(Screenshot/AggregateIQ.com)

B.C. company denies link to Facebook data scandal

Victoria-based AggregateIQ Data Services denies any connection to Cambridge Analytica

A small Victoria, B.C.-based tech firm has found itself mired in a privacy scandal unfolding in Europe as it faces accusations that it played a role in influencing Britain’s vote to leave the European Union.

AggregateIQ Data Services Ltd. is a digital advertising, web and software development company, according to its website.

Whistleblowers claim the company is connected to efforts to circumvent election finance rules during the Brexit referendum and played an outsized role in the eventual win for the “leave” side.

They say that VoteLeave violated the spending limit rules by donating 625,000 pounds (about C$1.1 million) to the pro-Brexit student group BeLeave, then sending the money directly to AggregateIQ.

One of the whistleblowers, Christopher Wylie, claims he helped found AggregateIQ while he worked for SCL, which is the parent company of Cambridge Analytica. Wylie also alleges that Cambridge Analytica used data harvested from more than 50-million Facebook users to help U.S. President Donald Trump win the 2016 election.

READ MORE: Liberals tried pilot project with Facebook whistleblower

Wylie told the digital, culture, media and sport committee of the U.K. Parliament that he “absolutely” believed AggregateIQ drew on Cambridge Analytica’s databases for its work on the official Vote Leave campaign.

“I think it is incredibly reasonable to say that AIQ played a very significant role in Leave winning,” he said.

The campaign appears to have previously verified the company’s role in its success.

“Without a doubt, the Vote Leave campaign owes a great deal of its success to the work of AggregateIQ. We couldn’t have done it without them,” reads a quote from Dominic Cummings, a Vote Leave campaign director, on a cached version of AggregateIQ’s website.

AggregateIQ did not immediately respond to an emailed request for comment and its listed office line went unanswered and did not connect to a voicemail service.

The company denies any connection to Cambridge Analytica in a statement posted on its website on March 24 and said it works in full legal and regulatory compliance in the jurisdictions where it operates.

READ MORE: Facebook’s Zuckerberg admits mistakes in privacy scandal

“AggregateIQ has never been and is not a part of Cambridge Analytica or SCL”, reads the statement, adding that it never entered into a contract with Cambridge Analytica or employed Wylie.

“It has never knowingly been involved in any illegal activity,” it said. ”All work AggregateIQ does for each client is kept separate from every other client.”

However, a cached version of SCL’s website shows it once listed a Canadian office located in Victoria. The phone number listed leads to Zackary Massingham, AggregateIQ’s president since 2011, according to his LinkedIn page. He did not respond to a voicemail left at that number.

AggregateIQ’s website also previously included a statement defending the company against allegations it used Cambridge Analytica’s Facebook data.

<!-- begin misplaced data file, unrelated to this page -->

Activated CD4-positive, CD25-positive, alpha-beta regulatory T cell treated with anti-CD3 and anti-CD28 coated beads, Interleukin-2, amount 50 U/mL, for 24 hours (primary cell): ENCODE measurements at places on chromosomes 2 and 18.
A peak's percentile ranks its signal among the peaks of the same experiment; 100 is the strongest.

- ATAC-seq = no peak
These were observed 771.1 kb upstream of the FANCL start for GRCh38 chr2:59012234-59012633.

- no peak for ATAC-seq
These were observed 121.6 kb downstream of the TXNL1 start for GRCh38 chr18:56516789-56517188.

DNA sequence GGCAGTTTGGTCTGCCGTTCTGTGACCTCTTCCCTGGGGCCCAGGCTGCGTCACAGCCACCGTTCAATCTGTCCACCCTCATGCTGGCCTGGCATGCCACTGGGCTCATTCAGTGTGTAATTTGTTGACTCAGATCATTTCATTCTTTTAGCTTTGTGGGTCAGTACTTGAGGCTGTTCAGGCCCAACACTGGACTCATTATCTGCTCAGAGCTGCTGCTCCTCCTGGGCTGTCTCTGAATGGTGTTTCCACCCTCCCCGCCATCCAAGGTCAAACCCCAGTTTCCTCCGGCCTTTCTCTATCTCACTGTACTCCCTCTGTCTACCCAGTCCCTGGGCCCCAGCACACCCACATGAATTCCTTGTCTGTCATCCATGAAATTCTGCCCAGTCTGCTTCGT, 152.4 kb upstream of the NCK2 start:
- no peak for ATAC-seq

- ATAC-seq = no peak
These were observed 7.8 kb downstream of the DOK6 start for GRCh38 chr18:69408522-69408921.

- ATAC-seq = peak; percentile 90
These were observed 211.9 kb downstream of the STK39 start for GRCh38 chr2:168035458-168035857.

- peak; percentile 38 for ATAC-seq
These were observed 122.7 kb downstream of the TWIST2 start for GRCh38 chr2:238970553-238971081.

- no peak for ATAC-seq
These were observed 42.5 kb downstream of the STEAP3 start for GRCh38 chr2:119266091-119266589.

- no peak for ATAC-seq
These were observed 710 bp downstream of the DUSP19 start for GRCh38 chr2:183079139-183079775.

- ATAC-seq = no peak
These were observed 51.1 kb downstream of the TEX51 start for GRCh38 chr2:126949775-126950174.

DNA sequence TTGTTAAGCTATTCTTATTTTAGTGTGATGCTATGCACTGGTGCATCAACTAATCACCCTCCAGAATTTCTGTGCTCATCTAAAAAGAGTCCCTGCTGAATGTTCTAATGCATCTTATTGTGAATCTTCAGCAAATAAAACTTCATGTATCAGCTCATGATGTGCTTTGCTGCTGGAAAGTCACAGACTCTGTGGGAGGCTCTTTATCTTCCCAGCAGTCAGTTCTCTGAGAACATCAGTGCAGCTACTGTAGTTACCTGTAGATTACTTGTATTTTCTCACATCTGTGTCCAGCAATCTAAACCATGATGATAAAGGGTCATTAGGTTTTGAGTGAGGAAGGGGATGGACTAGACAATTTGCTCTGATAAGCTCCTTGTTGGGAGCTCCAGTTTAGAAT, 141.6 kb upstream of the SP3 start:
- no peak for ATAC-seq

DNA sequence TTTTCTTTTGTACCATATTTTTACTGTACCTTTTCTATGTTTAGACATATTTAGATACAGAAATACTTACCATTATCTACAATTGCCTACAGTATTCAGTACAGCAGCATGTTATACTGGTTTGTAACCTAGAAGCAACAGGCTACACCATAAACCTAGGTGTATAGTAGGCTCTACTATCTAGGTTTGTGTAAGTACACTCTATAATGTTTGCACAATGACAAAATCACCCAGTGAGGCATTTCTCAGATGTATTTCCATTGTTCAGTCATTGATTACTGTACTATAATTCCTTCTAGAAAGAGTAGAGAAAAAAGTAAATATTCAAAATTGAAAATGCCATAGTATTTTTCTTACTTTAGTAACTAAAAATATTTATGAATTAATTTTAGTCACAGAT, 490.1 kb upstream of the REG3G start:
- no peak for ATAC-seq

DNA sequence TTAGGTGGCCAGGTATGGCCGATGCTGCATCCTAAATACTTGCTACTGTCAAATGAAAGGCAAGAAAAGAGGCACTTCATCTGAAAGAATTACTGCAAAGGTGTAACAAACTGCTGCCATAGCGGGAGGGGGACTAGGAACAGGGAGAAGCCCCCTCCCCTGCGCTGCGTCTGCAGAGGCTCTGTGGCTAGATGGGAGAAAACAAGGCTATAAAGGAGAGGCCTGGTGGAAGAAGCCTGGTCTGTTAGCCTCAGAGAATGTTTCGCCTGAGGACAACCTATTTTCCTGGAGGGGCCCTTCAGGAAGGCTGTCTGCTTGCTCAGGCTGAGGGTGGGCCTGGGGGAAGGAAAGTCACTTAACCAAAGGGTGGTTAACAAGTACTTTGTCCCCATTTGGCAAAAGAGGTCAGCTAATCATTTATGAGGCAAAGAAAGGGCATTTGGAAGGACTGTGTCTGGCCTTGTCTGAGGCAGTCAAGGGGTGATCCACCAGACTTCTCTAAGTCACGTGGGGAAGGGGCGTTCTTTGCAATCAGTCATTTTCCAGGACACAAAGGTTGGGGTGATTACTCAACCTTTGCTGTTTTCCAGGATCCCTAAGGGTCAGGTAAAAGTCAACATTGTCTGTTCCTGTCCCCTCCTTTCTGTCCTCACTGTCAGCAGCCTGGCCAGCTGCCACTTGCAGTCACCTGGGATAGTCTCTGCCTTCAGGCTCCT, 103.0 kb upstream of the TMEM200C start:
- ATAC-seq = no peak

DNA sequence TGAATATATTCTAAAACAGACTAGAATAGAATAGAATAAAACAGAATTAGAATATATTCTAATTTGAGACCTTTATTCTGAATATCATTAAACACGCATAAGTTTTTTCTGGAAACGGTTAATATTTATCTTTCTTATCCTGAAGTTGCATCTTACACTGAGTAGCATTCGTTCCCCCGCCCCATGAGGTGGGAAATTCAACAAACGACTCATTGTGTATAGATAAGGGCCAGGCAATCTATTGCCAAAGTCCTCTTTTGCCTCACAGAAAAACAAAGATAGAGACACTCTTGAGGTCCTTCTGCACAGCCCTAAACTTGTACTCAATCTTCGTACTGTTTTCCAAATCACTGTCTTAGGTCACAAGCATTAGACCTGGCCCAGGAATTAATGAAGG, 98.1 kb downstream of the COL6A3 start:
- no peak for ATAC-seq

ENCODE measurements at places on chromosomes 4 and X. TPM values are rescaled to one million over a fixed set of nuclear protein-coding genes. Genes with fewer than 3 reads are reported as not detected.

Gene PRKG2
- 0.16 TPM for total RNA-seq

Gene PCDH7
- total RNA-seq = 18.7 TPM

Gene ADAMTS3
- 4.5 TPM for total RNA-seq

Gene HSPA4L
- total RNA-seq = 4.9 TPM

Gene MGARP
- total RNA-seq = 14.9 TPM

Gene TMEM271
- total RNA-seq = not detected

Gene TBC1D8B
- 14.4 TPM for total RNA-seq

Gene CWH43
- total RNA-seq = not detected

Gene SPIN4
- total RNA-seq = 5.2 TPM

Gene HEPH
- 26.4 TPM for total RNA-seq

The company said it ”has never managed, nor did we ever have access to, any Facebook data or database allegedly obtained improperly by Cambridge Analytica.” That statement has since been removed from the website.

Aleksandra Sagan, The Canadian Press

Just Posted

Demonstrators take to Clearwater roundabout

Yellow vest protesters say it’s time for a change

Police chase ends in two arrests

Suspects in stolen truck evade RCMP from Alberta border to Clearwater area

New winter access at Spahats Creek Falls to help winter tourism

Winter Waterfall Tours give enthusiasts unique experience

Community of Vavenby: weekly news update

Vavenby community Christmas potluck dinner was held recently with nearly 75 people attending.

A heartfelt thanks to the community of Clearwater

Editor, The Times: Our family, who gathered to celebrate Lucas Cowie’s life… Continue reading

VIDEO: Ex-NASA engineer pranks mail thieves with glitter bomb trap

Package thefts are common this time of year, but YouTuber Mark Rober used his engineering skills

FortisBC says you can return to normal gas use following pipeline fire

Utility says increased pipeline capacity, warmer weather have allowed supply to reach normal levels

CSIS collected info on peaceful groups, but only in pursuit of threats: watchdog

Security Intelligence Review Committee says fears unjustified after reviewing evidence, testimony

Canada ranks 16th on annual gender gap list

This is the second year Canada has placed 16th in the World Economic Forum’s list

VIDEO: Tornado rips through city west of Seattle

Reports indicate five to seven homes damaged in Port Orchard, Wash.

Trial date postponed for man charged with killing Abbotsford police officer

Oscar Arfmann’s trial pushed back from January to May 2019

Privacy watchdog says legal cannabis buyers should use cash, not credit

Some countries could bar entry to individuals if they know they have purchased cannabis

‘A start:’ Alberta critical of Ottawa’s $1.6B package for ailing energy sector

A further $150 million is to be used for clean growth and infrastructure projects

New B.C. Lions coach DeVone Claybrooks adds eight to coaching staff

DeVone Claybrooks has filled out his staff for the 2019 season

Most Read